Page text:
Desires and happiness: the sacred and secret cornerstones of economics (excerpt from my forthcoming book)

Desires drive the world, say economists, without pausing to think what desires are. De gustibus non est disputandum ‒ tastes are not to be disputed ‒ recalled the Nobel Prize-winning economists Gary S. Becker and George J. Stigler in a 1977 article, on the subject of “preferences”. Consumers know what they want and that suffices, they argue, for due respect can then be given to human liberty. Let people wish freely for what they will and decide how to enjoy it. That will make them happiest, and will ensure the greatest bliss to the most people in our common world (or technically speaking, maximise utility at individual and social levels). It becomes ever clearer that this is not so for several reasons.

Many academics fail to question what the nature of desires is and are little concerned with the myriad senses of happiness. We hang out the banner of freedom and leave mankind to flounder amidst the greatest undertaking in human life. By so doing we assume the two cornerstones of the system ‒ desires and the pleasure of fulfilling them ‒ as given without delving into them thoroughly. We have chosen cornerstones of a material whose composition is unknown to us. Does this not bring blind faith into building the house of civilization?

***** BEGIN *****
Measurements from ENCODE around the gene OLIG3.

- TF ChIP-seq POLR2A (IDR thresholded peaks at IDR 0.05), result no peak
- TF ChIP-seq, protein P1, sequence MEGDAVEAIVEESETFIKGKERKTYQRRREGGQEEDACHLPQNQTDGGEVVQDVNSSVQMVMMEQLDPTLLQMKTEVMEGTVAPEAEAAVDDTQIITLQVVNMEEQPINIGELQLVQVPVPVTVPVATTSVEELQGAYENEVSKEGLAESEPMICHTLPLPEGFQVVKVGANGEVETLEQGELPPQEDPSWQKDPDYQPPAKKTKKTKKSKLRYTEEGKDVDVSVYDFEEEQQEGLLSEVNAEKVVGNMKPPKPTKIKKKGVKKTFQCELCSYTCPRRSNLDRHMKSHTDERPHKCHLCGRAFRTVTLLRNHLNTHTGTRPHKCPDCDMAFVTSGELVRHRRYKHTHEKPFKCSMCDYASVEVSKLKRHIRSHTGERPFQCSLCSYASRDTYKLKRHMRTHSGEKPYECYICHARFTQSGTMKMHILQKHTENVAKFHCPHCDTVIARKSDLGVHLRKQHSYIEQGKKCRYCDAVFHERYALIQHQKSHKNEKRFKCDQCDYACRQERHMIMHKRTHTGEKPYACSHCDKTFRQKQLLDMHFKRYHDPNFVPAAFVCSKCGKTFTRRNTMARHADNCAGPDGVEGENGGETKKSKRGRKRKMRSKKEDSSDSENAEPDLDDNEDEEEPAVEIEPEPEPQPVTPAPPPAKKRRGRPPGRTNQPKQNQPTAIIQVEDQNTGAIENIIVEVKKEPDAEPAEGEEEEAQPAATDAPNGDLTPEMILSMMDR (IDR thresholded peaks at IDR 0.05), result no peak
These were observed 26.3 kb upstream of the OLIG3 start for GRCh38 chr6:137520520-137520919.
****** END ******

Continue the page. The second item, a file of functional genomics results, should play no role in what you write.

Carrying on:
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What is your logo?

What is your logo? What is your symbol, which truly expresses who you are now?

Mine was born partly out of my name: I love to sign my letters to close friends with a simple “O”. “O”, because of its shape, showing completeness, a circle which bonds individual dots, and because of the spaciousness in the middle. I always liked to ponder the beauty of the shape and appreciated that it was given to me as my initial. It led me to the “enso” sign in Zen Buddhism. The circle is hand drawn, and the brushstroke continues in space, entering a new dimension. A circle, which is also a spiral. Complete, whole, but still somewhat irregular, truly human in its implementation. Sacred imperfection, artistic and artful, ever rising.

What is YOUR logo?